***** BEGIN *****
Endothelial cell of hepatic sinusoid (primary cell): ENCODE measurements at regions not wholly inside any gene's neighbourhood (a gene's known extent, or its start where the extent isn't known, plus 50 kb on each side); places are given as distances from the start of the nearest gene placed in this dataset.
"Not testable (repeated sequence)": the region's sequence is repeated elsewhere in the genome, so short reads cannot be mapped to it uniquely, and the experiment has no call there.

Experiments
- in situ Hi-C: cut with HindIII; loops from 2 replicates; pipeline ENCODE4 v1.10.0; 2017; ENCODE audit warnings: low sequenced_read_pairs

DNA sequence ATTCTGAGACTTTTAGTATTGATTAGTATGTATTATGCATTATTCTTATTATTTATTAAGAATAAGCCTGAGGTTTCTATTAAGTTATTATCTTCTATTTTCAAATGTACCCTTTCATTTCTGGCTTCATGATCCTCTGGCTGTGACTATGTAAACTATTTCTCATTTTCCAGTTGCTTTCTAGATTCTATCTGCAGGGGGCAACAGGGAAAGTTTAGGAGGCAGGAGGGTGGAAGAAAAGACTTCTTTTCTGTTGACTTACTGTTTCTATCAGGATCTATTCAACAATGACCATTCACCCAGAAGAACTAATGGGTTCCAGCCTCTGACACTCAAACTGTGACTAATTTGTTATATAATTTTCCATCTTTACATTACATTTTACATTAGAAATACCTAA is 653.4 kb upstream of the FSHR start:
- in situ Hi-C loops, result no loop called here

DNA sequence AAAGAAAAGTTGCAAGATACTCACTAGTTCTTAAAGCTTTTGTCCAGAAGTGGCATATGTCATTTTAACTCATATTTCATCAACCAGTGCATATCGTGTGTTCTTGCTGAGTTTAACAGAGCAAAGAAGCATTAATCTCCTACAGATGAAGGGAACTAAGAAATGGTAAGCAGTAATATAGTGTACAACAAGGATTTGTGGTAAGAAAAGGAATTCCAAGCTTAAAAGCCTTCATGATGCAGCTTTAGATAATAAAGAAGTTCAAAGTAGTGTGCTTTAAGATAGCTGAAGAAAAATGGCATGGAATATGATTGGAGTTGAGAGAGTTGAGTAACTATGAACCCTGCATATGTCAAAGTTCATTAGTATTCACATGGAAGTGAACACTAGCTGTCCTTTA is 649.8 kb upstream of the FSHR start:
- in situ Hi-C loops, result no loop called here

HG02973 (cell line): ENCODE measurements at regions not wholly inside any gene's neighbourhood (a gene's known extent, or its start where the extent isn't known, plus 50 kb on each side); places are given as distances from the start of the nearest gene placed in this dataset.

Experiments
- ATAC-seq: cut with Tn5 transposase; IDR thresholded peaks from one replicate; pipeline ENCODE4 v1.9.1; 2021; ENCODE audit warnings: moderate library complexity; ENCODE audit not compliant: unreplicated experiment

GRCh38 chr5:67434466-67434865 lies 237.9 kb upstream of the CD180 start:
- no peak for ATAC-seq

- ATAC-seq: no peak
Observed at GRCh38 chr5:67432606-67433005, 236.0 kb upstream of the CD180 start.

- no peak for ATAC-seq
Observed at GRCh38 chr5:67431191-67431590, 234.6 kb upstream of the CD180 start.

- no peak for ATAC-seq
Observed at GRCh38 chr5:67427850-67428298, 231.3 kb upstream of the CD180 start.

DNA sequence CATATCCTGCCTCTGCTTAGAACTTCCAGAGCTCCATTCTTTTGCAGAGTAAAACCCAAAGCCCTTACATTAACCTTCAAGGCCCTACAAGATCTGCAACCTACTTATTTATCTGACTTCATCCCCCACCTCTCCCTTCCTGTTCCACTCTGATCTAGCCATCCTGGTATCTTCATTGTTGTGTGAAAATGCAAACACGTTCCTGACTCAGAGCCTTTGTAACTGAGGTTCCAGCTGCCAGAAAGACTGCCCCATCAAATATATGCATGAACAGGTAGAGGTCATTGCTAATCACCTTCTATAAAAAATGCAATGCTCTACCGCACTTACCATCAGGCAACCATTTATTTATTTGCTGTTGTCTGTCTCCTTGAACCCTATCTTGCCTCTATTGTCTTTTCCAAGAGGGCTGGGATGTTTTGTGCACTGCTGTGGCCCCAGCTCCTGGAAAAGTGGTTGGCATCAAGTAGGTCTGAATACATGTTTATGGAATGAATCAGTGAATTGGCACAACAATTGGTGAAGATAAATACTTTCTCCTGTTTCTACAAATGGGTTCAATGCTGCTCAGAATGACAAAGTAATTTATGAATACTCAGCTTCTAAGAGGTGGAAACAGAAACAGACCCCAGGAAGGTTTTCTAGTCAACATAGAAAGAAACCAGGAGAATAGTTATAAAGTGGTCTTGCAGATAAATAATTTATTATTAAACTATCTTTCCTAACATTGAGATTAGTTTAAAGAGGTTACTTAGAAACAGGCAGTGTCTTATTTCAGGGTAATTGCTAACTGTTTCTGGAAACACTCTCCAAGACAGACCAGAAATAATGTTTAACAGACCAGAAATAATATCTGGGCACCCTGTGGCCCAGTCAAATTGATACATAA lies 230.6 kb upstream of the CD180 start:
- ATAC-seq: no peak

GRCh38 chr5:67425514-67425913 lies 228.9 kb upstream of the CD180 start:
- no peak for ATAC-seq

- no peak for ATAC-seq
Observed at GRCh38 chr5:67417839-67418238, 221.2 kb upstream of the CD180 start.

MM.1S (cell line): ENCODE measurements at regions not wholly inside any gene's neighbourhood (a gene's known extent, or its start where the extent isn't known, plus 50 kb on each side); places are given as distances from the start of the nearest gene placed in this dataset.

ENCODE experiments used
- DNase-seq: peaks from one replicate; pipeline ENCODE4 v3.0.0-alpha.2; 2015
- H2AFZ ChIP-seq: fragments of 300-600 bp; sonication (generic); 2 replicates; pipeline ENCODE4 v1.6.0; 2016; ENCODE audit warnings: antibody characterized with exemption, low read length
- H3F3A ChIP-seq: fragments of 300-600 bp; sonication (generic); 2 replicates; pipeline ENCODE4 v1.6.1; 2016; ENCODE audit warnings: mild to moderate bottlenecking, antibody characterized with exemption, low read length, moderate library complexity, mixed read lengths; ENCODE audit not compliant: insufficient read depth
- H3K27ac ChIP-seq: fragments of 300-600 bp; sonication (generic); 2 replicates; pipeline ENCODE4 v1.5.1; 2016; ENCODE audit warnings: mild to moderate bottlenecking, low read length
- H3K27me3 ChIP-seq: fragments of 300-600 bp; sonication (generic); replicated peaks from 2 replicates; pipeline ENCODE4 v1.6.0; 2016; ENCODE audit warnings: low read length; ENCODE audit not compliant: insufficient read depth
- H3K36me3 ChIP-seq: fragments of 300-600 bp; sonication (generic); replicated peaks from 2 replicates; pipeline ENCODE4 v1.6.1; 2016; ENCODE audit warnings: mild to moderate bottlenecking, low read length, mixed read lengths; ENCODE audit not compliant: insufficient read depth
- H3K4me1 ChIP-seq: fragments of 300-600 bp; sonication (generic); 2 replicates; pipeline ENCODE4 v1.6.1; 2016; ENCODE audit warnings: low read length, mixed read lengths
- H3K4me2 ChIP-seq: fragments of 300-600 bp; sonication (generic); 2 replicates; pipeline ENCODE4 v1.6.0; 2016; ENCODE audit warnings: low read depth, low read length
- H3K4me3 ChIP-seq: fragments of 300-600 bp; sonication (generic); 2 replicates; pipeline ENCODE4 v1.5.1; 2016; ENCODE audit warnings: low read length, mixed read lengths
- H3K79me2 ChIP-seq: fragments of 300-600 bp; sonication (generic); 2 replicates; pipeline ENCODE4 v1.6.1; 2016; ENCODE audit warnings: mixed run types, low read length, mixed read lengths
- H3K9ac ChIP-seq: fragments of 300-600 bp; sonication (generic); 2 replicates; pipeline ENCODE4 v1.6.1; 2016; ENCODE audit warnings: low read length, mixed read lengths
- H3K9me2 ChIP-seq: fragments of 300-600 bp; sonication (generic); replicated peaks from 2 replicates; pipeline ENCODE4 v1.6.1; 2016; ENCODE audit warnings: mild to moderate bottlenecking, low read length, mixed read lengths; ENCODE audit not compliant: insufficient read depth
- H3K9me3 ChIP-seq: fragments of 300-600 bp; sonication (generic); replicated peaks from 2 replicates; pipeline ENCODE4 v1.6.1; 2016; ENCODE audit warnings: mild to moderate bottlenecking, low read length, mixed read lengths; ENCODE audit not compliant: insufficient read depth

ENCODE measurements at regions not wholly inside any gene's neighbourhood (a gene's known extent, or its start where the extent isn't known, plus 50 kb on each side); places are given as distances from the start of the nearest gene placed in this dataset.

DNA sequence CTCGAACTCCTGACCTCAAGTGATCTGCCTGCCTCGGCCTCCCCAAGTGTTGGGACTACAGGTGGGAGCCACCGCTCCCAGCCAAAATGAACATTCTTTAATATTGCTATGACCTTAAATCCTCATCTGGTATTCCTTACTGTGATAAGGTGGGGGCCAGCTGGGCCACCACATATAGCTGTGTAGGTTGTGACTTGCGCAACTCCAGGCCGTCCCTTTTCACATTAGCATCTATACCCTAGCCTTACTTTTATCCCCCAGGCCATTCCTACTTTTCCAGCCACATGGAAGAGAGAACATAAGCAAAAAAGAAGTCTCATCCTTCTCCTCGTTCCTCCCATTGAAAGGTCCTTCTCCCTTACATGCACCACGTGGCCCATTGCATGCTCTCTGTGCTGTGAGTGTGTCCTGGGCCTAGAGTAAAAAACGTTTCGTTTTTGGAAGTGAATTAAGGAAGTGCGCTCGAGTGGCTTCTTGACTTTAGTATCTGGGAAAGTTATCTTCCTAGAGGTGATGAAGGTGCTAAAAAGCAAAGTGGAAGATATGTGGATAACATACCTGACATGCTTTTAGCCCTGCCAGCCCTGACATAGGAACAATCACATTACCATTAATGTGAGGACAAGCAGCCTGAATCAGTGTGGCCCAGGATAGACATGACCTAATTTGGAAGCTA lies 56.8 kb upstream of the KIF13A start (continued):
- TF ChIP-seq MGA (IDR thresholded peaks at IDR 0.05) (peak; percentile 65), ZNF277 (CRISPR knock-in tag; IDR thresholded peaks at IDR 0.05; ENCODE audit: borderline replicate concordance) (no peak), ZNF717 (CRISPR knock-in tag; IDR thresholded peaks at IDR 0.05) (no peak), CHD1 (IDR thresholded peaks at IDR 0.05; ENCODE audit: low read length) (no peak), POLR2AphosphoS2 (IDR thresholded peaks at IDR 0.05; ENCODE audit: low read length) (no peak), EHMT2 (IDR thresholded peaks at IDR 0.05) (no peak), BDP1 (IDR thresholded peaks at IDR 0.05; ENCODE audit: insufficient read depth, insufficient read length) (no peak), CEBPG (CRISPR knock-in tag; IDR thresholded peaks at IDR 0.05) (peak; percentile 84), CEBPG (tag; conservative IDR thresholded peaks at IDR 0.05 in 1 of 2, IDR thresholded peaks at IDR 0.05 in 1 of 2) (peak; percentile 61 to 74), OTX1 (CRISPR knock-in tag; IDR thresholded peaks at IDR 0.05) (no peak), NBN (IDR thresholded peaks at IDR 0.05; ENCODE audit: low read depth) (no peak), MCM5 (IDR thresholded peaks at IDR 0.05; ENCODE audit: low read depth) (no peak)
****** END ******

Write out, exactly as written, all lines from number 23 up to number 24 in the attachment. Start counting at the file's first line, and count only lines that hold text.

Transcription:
- no peak for ATAC-seq

- no peak for ATAC-seq